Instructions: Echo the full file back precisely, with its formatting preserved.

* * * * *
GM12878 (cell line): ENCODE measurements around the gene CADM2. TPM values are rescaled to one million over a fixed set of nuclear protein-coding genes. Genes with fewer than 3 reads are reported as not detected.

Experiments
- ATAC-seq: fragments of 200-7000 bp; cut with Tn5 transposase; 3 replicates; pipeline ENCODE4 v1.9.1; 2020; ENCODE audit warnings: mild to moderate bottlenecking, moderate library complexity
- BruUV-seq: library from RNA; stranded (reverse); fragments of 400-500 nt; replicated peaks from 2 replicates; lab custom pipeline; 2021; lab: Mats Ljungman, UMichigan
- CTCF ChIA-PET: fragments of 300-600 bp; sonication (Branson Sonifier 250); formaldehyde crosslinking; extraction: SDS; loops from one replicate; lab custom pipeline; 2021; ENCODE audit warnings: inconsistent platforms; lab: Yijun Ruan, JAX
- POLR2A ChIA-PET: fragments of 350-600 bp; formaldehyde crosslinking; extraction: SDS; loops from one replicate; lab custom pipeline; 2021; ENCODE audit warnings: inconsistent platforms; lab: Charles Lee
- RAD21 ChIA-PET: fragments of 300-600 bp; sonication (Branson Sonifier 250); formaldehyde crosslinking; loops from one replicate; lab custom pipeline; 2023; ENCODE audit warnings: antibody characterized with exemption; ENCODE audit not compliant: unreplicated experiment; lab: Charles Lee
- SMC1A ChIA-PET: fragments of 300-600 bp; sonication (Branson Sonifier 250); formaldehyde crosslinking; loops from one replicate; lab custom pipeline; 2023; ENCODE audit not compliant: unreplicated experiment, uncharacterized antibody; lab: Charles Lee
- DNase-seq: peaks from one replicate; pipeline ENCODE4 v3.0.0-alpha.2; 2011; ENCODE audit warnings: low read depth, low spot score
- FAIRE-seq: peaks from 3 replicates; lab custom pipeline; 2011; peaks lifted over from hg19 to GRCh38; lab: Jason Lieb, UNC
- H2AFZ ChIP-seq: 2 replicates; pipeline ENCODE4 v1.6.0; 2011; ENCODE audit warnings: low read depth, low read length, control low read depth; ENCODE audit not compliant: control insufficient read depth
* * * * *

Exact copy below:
GM12878 (cell line): ENCODE measurements around the gene CADM2. TPM values are rescaled to one million over a fixed set of nuclear protein-coding genes. Genes with fewer than 3 reads are reported as not detected.

Experiments
- ATAC-seq: fragments of 200-7000 bp; cut with Tn5 transposase; 3 replicates; pipeline ENCODE4 v1.9.1; 2020; ENCODE audit warnings: mild to moderate bottlenecking, moderate library complexity
- BruUV-seq: library from RNA; stranded (reverse); fragments of 400-500 nt; replicated peaks from 2 replicates; lab custom pipeline; 2021; lab: Mats Ljungman, UMichigan
- CTCF ChIA-PET: fragments of 300-600 bp; sonication (Branson Sonifier 250); formaldehyde crosslinking; extraction: SDS; loops from one replicate; lab custom pipeline; 2021; ENCODE audit warnings: inconsistent platforms; lab: Yijun Ruan, JAX
- POLR2A ChIA-PET: fragments of 350-600 bp; formaldehyde crosslinking; extraction: SDS; loops from one replicate; lab custom pipeline; 2021; ENCODE audit warnings: inconsistent platforms; lab: Charles Lee
- RAD21 ChIA-PET: fragments of 300-600 bp; sonication (Branson Sonifier 250); formaldehyde crosslinking; loops from one replicate; lab custom pipeline; 2023; ENCODE audit warnings: antibody characterized with exemption; ENCODE audit not compliant: unreplicated experiment; lab: Charles Lee
- SMC1A ChIA-PET: fragments of 300-600 bp; sonication (Branson Sonifier 250); formaldehyde crosslinking; loops from one replicate; lab custom pipeline; 2023; ENCODE audit not compliant: unreplicated experiment, uncharacterized antibody; lab: Charles Lee
- DNase-seq: peaks from one replicate; pipeline ENCODE4 v3.0.0-alpha.2; 2011; ENCODE audit warnings: low read depth, low spot score
- FAIRE-seq: peaks from 3 replicates; lab custom pipeline; 2011; peaks lifted over from hg19 to GRCh38; lab: Jason Lieb, UNC
- H2AFZ ChIP-seq: 2 replicates; pipeline ENCODE4 v1.6.0; 2011; ENCODE audit warnings: low read depth, low read length, control low read depth; ENCODE audit not compliant: control insufficient read depth